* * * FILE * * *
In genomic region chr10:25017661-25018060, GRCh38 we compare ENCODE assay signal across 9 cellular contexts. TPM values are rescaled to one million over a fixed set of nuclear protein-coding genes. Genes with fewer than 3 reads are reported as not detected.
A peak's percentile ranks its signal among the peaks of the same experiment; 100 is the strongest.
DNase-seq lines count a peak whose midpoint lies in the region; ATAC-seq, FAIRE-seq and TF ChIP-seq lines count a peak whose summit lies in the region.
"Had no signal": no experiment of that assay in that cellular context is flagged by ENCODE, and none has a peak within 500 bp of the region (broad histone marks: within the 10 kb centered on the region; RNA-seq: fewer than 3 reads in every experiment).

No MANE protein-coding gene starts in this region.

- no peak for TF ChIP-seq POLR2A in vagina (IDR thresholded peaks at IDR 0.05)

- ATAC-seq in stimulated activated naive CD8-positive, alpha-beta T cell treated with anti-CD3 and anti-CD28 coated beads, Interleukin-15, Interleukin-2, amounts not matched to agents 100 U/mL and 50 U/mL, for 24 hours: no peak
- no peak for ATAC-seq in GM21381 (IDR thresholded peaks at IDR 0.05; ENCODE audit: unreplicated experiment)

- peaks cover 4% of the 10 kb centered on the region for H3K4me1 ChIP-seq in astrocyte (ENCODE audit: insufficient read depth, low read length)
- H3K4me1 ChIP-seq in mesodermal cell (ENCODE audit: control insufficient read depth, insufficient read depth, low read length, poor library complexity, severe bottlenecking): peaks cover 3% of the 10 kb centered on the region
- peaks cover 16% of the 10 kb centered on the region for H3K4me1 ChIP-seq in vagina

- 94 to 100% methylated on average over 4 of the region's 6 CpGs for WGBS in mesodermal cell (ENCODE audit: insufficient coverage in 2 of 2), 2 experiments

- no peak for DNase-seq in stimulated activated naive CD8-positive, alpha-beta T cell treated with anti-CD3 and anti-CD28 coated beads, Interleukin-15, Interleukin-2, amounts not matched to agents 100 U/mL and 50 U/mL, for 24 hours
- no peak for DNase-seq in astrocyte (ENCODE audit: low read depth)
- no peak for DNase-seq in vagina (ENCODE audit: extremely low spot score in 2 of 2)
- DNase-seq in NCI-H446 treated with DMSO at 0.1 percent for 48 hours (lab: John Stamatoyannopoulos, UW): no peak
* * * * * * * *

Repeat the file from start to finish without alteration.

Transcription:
In genomic region chr10:25017661-25018060, GRCh38 we compare ENCODE assay signal across 9 cellular contexts. TPM values are rescaled to one million over a fixed set of nuclear protein-coding genes. Genes with fewer than 3 reads are reported as not detected.
A peak's percentile ranks its signal among the peaks of the same experiment; 100 is the strongest.
DNase-seq lines count a peak whose midpoint lies in the region; ATAC-seq, FAIRE-seq and TF ChIP-seq lines count a peak whose summit lies in the region.
"Had no signal": no experiment of that assay in that cellular context is flagged by ENCODE, and none has a peak within 500 bp of the region (broad histone marks: within the 10 kb centered on the region; RNA-seq: fewer than 3 reads in every experiment).

No MANE protein-coding gene starts in this region.

- no peak for TF ChIP-seq POLR2A in vagina (IDR thresholded peaks at IDR 0.05)

- ATAC-seq in stimulated activated naive CD8-positive, alpha-beta T cell treated with anti-CD3 and anti-CD28 coated beads, Interleukin-15, Interleukin-2, amounts not matched to agents 100 U/mL and 50 U/mL, for 24 hours: no peak
- no peak for ATAC-seq in GM21381 (IDR thresholded peaks at IDR 0.05; ENCODE audit: unreplicated experiment)

- peaks cover 4% of the 10 kb centered on the region for H3K4me1 ChIP-seq in astrocyte (ENCODE audit: insufficient read depth, low read length)
- H3K4me1 ChIP-seq in mesodermal cell (ENCODE audit: control insufficient read depth, insufficient read depth, low read length, poor library complexity, severe bottlenecking): peaks cover 3% of the 10 kb centered on the region
- peaks cover 16% of the 10 kb centered on the region for H3K4me1 ChIP-seq in vagina

- 94 to 100% methylated on average over 4 of the region's 6 CpGs for WGBS in mesodermal cell (ENCODE audit: insufficient coverage in 2 of 2), 2 experiments

- no peak for DNase-seq in stimulated activated naive CD8-positive, alpha-beta T cell treated with anti-CD3 and anti-CD28 coated beads, Interleukin-15, Interleukin-2, amounts not matched to agents 100 U/mL and 50 U/mL, for 24 hours
- no peak for DNase-seq in astrocyte (ENCODE audit: low read depth)
- no peak for DNase-seq in vagina (ENCODE audit: extremely low spot score in 2 of 2)
- DNase-seq in NCI-H446 treated with DMSO at 0.1 percent for 48 hours (lab: John Stamatoyannopoulos, UW): no peak